India-Vietnam Virtual Summit December 2020: An Assessment

by Vinod Anand - 30 December, 2020, 12:00 1626 Views 0 Comment

PM NarendraModi and PM Nguyen Xuan Phuc during India-Vietnam Virtual Summit on 21st December expanded the scope and scale of bilateral engagements by consolidating the positive trends in the bilateral relationship and thereafter by giving substantive shape and adding to the existing Comprehensive Strategic Partnership. The statement issued after their deliberations was aptly titled ‘India-Vietnam Joint Vision for Peace, Prosperity and People’.

Of utmost importance has been the question of peace and stability in the region so that security and prosperity can be obtained. Therefore, the PMs underlined the need for an open, inclusive and rule-based architecture in the region; they reiterated their commitment to work towards such an order. It was thus recognised that bilateral defence cooperation was an essential part of the Comprehensive Strategic Partnership and therefore further fillip to such cooperation was required as it will be ‘an important factor’ in contributing to stability in the Indo-Pacific region.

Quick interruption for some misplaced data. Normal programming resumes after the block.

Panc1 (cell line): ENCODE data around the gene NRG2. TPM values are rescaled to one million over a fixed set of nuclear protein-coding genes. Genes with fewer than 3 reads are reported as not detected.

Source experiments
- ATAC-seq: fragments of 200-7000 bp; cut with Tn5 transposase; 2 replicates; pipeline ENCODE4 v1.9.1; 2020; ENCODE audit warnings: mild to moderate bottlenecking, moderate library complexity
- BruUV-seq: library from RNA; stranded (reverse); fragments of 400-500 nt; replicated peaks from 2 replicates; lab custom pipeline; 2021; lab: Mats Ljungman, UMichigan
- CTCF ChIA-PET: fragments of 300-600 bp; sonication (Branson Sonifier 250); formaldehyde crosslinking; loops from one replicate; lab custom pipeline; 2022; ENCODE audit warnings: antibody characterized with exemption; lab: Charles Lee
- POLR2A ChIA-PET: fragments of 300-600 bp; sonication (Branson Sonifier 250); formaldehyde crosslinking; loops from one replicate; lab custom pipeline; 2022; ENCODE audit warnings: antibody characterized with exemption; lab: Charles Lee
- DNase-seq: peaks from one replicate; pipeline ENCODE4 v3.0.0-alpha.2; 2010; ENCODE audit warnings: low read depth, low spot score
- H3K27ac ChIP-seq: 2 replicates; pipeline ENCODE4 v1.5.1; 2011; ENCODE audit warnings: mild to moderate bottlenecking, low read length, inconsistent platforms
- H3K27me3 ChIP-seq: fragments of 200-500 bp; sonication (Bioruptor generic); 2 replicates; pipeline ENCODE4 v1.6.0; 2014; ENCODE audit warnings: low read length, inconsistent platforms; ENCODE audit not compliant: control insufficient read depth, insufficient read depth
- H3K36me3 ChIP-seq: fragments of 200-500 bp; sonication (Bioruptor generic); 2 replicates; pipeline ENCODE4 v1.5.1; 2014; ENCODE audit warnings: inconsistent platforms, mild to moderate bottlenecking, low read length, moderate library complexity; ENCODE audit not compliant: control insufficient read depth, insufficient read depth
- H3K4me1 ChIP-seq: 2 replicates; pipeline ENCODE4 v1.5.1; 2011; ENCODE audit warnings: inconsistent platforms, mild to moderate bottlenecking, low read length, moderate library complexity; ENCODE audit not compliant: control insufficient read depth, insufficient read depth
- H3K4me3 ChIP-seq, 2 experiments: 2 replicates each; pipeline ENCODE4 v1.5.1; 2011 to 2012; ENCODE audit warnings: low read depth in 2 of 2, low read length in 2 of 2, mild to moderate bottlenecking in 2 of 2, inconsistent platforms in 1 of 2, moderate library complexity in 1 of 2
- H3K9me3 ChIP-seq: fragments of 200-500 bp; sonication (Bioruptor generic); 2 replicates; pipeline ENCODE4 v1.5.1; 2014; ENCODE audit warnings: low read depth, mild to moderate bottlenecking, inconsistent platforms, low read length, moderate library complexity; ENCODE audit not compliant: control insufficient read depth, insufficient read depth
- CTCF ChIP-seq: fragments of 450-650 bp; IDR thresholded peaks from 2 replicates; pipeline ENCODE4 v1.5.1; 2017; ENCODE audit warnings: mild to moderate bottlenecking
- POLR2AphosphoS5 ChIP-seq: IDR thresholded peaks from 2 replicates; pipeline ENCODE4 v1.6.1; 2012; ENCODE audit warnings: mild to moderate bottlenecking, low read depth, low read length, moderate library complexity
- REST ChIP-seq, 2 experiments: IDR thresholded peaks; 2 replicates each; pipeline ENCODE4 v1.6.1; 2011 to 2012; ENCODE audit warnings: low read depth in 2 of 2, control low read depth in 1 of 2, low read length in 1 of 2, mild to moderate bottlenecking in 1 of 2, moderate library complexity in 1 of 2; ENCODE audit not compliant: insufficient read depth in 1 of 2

The inclusion of reference on the South China Sea in the Joint Communiqué supporting the freedom of navigation and overflights and adherence to the 1982 United Nations Convention on the Law of the Sea (UNCLOS) with emphasis on peaceful resolution of the disputes was obviously meant for China. Both the leaders also underscored the need for eschewing militarization activities and following international norms for the conduct of activities. As a reaction, Global Times on 22 December came out with an article criticising the assertions made by PM Modi that any agreement on Code of Conduct ‘should not undermine the legitimate interests of the other countries’. Global Times newspaper being a mouthpiece of Chinese administration, such an articulation reflects the fact that China is most likely working towards such a negative outcome for others.

Further, the conclusion of seven agreements ranging from defence industry cooperation, setting up of a Telecommunication University in NhaTrang, arrangements for cooperation in UN Peace Keeping Operations and cooperation in areas of nuclear and solar energy besides health security indicate the increasing substance and diverse nature of the bilateral engagement. A Plan of Action for implementing the Joint Vision for Peace, Prosperity and Peoples for the years 2021 to 2023 is also being devised to implement the consensus reached at the Summit. This plan replaces the earlier one of 2018 to 2020 thus pointing towards continuity and robustness of the relationship as also the practical shape that is being given to the Comprehensive Strategic Partnership.